By Sandi Durell
Lisa Dellarossa is a little package of personality with an upbeat charm. Her recent show at Feinstein’s/54 Below (July 25, 2018) was a homage to the many lady legends of song and incorporated quite a list from back when to now.
She has a vibrant and extensive vocal range and energy that works from swing to pop to Broadway. And so the variety of song interpretations included Edie Gorme’s “Where or When” (Rodgers & Hart), the inimitable Connie Frances – “ Stupid Cupid”/”Where the Boys Are” and a playful, humor laden “Mambo Italiano” that was recorded by Rosie Clooney and Bette Midler. Why even the Andrew Sisters came into play on “Boogie Woogie Bugle Boy” when Ms. Dellarossa donned a jacket bedecked with multi ribbons that, as she said, “still fits.”
“Still fits?” . . . she wasn’t kidding as she regaled her audience with information on her background as a sharpshooter in the Coast Guard and National Defense Service where she spent four years, joining at the age of 18.
She was bitten by the limelight when she was 10 seeing her first musical Holiday Inn on TV. Shy, she never told anyone, thinking it was silly as her path took her in other directions. Eventually she recognized she was happiest singing and performing and never wanted to look back regretting not having pursued a dream. Smart lady!
Although information on the legends was limited, the songs chosen were a good mix incorporating the contemporary, poignant love song “Omar Shariff.” from multi award winning The Band’s Visit (David Yazbek) that is sung nightly on Broadway by the Tony Award winning Katrina Lenk. Rodgers & Hammerstein’s “If I Loved You” (culled from a Barbra Streisand album) was paired with her sad recollection of an elderly man at a nursing home who asked to hear this song. . . but when she returned prepared to sing it for him sometime later, he had already passed on.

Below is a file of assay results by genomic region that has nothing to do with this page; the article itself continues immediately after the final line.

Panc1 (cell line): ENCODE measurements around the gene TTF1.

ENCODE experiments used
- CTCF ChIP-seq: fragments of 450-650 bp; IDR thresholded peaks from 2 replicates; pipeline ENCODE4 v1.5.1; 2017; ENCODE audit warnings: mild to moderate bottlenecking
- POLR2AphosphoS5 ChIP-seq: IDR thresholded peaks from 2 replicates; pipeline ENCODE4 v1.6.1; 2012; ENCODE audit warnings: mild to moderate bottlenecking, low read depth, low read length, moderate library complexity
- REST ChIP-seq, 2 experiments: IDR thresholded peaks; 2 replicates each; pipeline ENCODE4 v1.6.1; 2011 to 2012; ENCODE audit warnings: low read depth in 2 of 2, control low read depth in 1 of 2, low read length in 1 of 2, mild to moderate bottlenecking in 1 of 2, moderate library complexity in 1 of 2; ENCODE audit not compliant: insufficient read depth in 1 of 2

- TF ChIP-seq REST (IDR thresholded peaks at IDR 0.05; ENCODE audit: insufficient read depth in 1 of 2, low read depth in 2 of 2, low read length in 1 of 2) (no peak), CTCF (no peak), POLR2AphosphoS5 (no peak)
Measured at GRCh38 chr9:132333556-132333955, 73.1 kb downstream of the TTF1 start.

Kicking up her heels with Bernadette Peter’s version of “Broadway Baby” (Stephen Sondheim) was a highlight.
The big negative of the show was the fact that Ms. Dellarossa sings mainly to pre-recorded tracks. Although she’s quite proficient in this arena, it detracts greatly from the spontaneity and freedom that might have been, producing more rigid restraints in performance. The other distraction is relying on music on a stand. I was under the distinct impression that these songs were part of her on-going repertoire.
Things changed dramatically when she called up her friend, musician Steve Potfura who accompanied her on “P.S. I Love You,” “Omar Shariff” and the sweet doggie song written by Bernadette Peters – “ Kramer’s Song,” that expresses the love one has for a pet. It’s especially meaningful now that she and her husband live with and dearly love their three dogs Georgy, BeBe and Buster.
Without a doubt, Lisa Dellarossa was “Born to Sing” (Shirley Bassey) as her joy and love for the profession shine through. And it’s understandable, with the costs involved in producing, rehearsing and having charts written for songs, one pays close attention to budgetary restraints. However, if you’re making your debut at Feinstein’s/54 Below, it’s a good idea to go for the gold.